Arnold Schoenberg gave Rudolf Serkin an assignment. (This story is hearsay; worthy of attention, in my opinion.) Consider the opening of Mozart’s A-Minor piano sonata, Schoenberg asked Serkin. What is the right instrumentation for this music, if it were to be scored for orchestral instruments?
Mozart: Sonata in A Minor, KV 310 (300d)
Serkin’s answer included an oboe playing the upper melody line, and strings taking the repeated chords below. Reportedly, Schoenberg became irritated. “It’s four trombones!” he shouted.
It might seem an extreme solution. Schoenberg must have viewed this music as extreme… Was he aware of the genre of Viennese piece that’s always played by four trombones, the eguale? An eguale is funeral music. (And we’ll need 5 trombones for measure 2.) Did Schoenberg know that Mozart’s sonata was written just following the death of Mozart’s mother? Does the music itself reveal such vociferousness?
The finding of simple causalities — apparent this-led-to-that correspondences in an artist’s life and work — is a too-common practice in classical music. “Brahms had a nice summer vacation, then he wrote a happy cello sonata…”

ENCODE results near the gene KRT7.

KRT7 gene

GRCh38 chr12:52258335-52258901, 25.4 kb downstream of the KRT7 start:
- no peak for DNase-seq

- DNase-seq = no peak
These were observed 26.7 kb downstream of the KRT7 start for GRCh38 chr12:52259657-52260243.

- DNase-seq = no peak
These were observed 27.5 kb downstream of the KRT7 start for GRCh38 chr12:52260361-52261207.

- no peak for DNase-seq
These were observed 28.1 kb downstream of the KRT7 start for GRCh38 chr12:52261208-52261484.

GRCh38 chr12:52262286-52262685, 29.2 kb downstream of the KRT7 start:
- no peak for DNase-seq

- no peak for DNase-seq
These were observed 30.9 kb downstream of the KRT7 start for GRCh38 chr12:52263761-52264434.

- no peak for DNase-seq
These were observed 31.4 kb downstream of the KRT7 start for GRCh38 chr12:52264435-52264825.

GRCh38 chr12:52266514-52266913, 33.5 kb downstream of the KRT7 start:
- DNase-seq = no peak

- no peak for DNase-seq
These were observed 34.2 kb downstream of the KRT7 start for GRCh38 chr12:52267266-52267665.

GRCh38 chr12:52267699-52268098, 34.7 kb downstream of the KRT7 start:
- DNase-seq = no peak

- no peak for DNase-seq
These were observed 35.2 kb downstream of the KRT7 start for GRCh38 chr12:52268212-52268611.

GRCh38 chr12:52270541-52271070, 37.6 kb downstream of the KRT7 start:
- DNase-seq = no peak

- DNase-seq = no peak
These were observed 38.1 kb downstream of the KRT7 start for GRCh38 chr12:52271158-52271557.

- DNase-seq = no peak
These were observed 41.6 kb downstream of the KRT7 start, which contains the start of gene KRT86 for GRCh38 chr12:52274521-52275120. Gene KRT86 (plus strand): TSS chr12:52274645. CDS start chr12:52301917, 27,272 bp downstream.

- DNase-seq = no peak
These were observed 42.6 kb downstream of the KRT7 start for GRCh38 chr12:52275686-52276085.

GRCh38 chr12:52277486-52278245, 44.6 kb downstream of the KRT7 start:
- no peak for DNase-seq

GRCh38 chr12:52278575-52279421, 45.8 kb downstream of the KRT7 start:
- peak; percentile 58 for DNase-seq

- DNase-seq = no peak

It is true that in 1777 and 1778, Mozart made a long trip with his mother. In Paris, she died. In his letters written to his family back home, he stage-managed the details, at one point writing that she was very ill when she was already dead. Soon, he did compose the A-Minor piano sonata.
The sonata’s repeated block-chords remind some of piano music by Johann Schobert:
Schobert: Sonata in D Major, opus 3, number 1
Mozart encountered this music certainly. Schobert became Parisian; Mozart’s text associates these sounds with Paris. On the first page of Mozart’s manuscript of the A-Minor Sonata, under his name, we read “Paris 1778.”
She won’t let a word in! This is a run-on parody of the melody line of an elaborately chattering soprano in Italian comic opera. (The repeated left-hand chords are transformed, but still present.) This prattle is a balance to the seriousness of the beginning? Another way of remembering/portraying mother?
Mozart’s music consistently attracts and amazes with fluidity of access to, and rapid transition between many and various states of human feeling and experience. Never more than here.